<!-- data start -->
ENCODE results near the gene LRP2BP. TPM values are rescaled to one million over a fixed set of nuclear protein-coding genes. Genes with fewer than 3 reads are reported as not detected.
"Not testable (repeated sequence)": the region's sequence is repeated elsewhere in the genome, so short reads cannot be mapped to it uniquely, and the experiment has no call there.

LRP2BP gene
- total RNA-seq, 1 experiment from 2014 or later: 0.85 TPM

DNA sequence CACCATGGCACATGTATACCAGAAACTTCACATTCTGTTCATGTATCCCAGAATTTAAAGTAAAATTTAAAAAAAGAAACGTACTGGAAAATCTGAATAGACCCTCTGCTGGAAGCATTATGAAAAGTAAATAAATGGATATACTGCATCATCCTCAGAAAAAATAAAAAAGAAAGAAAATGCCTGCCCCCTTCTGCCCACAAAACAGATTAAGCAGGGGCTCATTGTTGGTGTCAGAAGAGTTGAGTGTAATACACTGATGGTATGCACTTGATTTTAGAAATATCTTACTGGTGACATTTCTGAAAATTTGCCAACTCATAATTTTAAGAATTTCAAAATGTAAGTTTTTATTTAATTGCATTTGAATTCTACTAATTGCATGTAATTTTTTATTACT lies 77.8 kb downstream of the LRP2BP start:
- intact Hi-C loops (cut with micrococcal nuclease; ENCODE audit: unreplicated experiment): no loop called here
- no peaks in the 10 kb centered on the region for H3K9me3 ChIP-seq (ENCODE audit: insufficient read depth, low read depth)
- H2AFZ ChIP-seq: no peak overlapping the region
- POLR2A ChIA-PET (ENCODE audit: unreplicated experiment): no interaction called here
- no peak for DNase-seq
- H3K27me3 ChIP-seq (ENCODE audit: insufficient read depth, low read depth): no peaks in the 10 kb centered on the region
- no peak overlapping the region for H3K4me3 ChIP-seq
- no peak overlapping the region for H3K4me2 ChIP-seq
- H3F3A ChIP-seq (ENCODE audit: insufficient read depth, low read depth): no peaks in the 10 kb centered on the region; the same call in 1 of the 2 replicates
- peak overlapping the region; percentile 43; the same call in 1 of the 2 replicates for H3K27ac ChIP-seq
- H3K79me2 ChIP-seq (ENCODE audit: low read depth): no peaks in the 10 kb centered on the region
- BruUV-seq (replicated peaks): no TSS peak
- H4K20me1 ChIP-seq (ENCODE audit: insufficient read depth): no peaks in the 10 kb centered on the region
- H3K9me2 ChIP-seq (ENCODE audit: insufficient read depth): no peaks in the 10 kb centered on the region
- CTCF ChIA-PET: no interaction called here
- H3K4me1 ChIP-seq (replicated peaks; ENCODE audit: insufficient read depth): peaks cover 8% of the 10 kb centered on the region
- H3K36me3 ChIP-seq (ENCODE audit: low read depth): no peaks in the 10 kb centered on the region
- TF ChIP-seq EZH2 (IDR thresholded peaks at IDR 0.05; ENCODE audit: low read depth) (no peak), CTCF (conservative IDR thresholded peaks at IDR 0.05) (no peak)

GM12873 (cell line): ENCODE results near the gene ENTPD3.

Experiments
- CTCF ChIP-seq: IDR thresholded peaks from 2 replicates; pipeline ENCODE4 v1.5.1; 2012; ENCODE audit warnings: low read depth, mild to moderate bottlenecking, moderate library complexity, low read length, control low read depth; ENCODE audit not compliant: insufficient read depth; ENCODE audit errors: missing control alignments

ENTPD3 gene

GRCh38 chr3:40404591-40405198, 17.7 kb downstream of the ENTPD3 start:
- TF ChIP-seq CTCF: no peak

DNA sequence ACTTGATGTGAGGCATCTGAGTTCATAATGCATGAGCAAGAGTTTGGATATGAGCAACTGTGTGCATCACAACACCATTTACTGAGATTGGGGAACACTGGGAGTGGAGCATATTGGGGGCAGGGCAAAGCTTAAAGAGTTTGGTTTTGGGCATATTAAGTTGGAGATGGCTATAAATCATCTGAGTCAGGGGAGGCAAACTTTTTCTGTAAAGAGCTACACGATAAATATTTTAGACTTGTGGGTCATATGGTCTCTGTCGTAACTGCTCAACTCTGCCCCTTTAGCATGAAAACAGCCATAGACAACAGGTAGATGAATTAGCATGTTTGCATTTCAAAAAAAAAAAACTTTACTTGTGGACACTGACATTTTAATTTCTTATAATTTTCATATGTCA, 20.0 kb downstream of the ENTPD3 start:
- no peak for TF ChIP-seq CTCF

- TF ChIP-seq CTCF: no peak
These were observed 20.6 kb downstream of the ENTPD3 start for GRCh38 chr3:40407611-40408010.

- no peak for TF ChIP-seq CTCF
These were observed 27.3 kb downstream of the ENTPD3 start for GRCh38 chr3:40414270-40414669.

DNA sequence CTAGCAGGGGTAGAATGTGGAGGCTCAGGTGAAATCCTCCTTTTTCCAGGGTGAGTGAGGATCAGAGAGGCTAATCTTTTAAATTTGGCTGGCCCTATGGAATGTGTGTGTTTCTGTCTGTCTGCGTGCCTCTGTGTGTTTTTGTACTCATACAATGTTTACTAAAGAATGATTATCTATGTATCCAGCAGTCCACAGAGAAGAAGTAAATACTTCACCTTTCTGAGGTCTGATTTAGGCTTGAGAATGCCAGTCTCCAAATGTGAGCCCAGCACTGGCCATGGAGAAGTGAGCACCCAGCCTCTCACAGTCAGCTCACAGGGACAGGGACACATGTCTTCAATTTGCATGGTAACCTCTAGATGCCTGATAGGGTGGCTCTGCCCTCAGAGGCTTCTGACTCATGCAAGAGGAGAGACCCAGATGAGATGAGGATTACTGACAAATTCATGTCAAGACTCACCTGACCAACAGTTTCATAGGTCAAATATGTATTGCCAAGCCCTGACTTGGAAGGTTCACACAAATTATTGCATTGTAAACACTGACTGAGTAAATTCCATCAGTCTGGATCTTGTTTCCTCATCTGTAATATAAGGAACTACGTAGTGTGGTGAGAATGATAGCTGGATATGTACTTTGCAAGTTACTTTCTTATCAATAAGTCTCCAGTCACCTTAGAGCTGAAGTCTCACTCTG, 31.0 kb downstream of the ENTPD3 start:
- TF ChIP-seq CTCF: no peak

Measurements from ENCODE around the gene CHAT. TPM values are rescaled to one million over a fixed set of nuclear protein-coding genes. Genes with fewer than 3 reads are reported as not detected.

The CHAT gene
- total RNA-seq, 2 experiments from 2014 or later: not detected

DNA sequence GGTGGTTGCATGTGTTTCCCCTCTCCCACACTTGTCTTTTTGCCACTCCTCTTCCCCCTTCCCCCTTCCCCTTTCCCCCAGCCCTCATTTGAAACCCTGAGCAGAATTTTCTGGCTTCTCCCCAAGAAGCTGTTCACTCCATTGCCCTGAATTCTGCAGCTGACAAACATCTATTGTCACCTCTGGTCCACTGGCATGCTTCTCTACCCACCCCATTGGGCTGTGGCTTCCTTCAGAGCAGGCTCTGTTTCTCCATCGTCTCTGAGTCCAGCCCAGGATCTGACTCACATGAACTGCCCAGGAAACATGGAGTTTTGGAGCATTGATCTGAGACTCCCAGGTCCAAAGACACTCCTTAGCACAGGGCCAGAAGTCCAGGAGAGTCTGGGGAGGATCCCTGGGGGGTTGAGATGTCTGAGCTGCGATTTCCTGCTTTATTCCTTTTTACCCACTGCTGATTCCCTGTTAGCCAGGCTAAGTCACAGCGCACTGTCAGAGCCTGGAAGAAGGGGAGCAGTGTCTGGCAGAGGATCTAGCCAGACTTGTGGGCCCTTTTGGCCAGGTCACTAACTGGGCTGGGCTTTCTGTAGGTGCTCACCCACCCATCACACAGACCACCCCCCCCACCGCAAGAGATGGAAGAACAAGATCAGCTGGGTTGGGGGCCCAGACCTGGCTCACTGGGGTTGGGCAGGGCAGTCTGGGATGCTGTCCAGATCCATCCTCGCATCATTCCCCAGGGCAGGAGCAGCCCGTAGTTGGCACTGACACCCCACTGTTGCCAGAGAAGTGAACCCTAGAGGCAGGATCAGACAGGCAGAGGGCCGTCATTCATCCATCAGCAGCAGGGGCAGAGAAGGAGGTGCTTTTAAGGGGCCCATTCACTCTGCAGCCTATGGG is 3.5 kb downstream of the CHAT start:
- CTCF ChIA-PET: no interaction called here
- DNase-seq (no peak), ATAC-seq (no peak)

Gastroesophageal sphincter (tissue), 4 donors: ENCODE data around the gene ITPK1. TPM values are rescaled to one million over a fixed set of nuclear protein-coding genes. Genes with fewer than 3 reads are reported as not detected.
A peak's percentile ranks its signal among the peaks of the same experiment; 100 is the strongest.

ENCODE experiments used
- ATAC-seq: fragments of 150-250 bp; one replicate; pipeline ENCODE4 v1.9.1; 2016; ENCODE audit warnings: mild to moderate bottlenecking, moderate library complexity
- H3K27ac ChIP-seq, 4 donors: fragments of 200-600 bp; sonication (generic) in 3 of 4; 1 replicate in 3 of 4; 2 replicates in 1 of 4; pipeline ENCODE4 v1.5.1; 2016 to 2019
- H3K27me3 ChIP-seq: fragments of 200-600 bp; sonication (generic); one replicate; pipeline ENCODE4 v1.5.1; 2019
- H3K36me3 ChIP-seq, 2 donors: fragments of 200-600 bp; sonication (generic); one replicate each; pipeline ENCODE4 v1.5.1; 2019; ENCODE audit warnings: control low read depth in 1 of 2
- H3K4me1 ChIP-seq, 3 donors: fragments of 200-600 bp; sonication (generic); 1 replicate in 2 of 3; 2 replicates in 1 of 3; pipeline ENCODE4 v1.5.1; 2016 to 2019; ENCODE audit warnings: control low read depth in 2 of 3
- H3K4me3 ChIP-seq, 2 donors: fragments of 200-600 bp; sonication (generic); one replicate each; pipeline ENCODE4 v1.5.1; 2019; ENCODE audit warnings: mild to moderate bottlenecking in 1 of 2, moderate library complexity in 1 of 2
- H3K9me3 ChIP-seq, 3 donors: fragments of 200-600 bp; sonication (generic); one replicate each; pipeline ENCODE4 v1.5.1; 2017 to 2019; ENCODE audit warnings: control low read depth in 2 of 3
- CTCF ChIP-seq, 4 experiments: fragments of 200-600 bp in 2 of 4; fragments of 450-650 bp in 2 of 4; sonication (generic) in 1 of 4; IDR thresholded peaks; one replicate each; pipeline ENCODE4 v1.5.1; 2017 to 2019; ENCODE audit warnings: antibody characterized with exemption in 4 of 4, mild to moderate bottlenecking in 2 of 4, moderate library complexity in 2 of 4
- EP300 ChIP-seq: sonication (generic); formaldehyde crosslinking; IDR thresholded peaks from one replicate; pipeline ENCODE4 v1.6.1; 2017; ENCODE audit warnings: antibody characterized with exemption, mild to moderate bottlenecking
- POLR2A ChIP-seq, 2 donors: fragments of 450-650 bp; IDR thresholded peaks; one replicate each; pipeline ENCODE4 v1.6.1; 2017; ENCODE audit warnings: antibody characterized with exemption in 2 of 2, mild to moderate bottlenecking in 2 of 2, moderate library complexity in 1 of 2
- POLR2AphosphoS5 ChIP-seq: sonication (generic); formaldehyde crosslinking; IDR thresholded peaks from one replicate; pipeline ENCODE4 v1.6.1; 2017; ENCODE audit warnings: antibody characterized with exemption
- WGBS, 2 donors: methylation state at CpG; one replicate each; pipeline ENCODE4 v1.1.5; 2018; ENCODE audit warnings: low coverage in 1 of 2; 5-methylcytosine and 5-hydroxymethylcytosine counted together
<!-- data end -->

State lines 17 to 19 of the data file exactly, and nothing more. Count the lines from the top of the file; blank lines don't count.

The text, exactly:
- BruUV-seq (replicated peaks): no TSS peak
- H4K20me1 ChIP-seq (ENCODE audit: insufficient read depth): no peaks in the 10 kb centered on the region
- H3K9me2 ChIP-seq (ENCODE audit: insufficient read depth): no peaks in the 10 kb centered on the region